PEIC: alternative plans on a project location, scale and
others are compared, and opinions of citizens, experts,
local governments and others are considered in regard
to possible impacts on living environment, natural
environment and others caused by the project (class 1
mandatory/class 2 voluntary)
◦ Enables more earnest consideration of alternative plans before
project is commenced, reducing subsequent compliance needs;
IMR: After a project has been implemented, the
proponent compiles and publishes a follow-up survey,
along with the measures for protecting the environment
to cope with the conditions identified during the survey
and the progress of the measures taken.
◦ discloses the progress of the measures taken to the citizens who are
interested, and complements the substance of measures taken by
having opinions provided from the Minister of the Environment
Detailed EIA
Preliminary EIA
Screening and
consultation with
Preparation of Detailed Assessment
Brief by review panel appointed by
Project proponent prepares TOR
after informal consultation with
assessment by
project proponent
Federal (or state)
level review by
(Stærdahl, Jens, Zuriati Zakaria et. al 2004:5)
Public Comments on
Preparation of Detailed
Assessment by project proponent
Public comments on
Report review by
Review Panel
Project implementation and
Environmental Impact Assessment Order 1987
formally inscribed in 1988;
Bodies responsible for EIA are the State Planning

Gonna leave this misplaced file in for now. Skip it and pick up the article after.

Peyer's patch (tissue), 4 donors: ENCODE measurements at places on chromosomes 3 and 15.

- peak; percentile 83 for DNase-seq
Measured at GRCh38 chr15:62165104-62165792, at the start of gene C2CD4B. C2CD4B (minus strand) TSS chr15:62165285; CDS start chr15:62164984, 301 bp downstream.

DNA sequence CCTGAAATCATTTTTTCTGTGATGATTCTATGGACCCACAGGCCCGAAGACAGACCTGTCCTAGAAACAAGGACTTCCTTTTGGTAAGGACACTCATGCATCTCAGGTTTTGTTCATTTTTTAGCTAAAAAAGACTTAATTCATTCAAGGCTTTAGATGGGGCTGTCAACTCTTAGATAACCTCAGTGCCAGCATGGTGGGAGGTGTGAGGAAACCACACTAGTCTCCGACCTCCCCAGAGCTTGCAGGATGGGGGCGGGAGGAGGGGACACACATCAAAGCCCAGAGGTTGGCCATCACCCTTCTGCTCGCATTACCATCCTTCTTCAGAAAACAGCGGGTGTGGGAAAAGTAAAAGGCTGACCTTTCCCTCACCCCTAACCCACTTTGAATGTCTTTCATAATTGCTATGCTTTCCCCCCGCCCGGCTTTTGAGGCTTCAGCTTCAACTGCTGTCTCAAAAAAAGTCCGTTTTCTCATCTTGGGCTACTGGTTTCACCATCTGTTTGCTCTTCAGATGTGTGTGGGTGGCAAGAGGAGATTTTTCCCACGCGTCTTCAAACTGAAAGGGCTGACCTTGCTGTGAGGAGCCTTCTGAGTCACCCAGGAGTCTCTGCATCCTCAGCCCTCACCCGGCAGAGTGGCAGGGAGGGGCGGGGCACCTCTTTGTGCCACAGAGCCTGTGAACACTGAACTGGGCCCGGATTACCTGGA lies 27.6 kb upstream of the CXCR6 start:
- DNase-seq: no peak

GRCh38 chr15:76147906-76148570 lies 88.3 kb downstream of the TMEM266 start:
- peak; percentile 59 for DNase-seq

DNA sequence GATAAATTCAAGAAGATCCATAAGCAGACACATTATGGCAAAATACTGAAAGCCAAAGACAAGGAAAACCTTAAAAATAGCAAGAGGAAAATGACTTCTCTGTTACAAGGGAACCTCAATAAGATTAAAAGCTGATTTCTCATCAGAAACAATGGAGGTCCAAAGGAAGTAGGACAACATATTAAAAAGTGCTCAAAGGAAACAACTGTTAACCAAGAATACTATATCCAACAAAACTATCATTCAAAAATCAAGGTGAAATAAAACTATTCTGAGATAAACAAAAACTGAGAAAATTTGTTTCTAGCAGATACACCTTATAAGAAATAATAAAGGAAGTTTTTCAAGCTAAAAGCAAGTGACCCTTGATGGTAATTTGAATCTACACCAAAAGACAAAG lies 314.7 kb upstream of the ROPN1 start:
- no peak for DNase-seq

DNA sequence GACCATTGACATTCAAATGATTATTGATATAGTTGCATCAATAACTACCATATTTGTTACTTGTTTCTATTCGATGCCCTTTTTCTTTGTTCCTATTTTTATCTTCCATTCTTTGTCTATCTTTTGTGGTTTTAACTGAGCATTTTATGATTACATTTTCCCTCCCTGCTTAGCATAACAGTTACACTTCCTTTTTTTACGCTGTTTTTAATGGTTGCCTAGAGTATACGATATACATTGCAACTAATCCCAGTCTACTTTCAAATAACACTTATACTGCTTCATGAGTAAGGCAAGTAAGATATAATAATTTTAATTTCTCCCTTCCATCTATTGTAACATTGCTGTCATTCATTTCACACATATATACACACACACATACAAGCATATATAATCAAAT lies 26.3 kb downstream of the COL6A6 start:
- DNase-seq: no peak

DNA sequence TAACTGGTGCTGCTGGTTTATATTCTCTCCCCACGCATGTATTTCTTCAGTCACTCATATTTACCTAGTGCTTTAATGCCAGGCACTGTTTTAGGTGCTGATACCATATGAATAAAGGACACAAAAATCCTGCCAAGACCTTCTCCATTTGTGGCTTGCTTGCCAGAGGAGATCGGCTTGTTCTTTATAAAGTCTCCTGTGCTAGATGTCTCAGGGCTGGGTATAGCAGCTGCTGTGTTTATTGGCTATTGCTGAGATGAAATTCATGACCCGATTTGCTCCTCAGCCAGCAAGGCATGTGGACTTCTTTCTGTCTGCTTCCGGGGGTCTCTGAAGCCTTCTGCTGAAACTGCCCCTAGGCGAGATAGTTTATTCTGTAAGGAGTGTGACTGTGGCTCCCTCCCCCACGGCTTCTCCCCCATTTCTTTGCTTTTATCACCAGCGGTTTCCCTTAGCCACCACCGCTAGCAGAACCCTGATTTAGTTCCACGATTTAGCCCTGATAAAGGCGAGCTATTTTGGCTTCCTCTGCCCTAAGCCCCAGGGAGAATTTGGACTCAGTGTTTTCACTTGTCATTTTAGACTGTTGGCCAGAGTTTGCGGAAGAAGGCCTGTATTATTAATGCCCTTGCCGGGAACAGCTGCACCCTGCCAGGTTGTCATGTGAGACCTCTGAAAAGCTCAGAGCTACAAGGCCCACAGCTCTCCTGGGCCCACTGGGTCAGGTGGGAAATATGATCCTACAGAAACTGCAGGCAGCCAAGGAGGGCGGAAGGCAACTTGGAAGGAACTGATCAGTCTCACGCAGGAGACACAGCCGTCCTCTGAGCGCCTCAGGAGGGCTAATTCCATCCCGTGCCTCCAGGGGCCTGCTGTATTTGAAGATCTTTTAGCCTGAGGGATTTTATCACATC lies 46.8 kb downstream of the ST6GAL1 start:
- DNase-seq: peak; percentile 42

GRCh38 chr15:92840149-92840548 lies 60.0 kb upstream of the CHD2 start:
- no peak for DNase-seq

and Development Committee and the National
Industrial Development Committee
In Malaysia 19 project classes are required to
undertake an EIA under the EIA Order 1987
EIA in Malaysia was a federal government
responsibility, but since 1990s devolved to the
EIA training of staff is a responsibility of
employer/project initiator;
Integration of Environmental Impact
Assessment and Health Impact Assessment;
Starting works without an EIA report raised to
RM50,000 from RM20,000 (US$16,600);
Establish specialized Environmental Court
(jurisdictions include more than 38
environment-related laws such as Street,
Drainage and Building Act, Local Government
Act as well as 17 Regulations overseeing
environmental quality).
Mismatch of scale: 1987 EIA regulations are
federal, but environmental issues are now under
State jurisdiction;
Participation ad-hoc: The form of public
participation is left to the project proponent;
Overlap: Integrated planning and EIA (often EIA is
commissioned after State Executive Committee
has already approved proposal);
Implementation of the conditions in the EIA
approval seems to be the weakest link in the
Malaysian EIA system, suggesting more work for
the Environmental Court.
Environmental Impact Assessment Law of the P. R.
China (adopted in 2003);
◦ EIA practice introduced in 1973 and implemented (project
basis) since 1979;
Rate of EIA enforcement for development projects
was 61% in 1991 and it increased to 90% in 2000
(SEPA, 1999).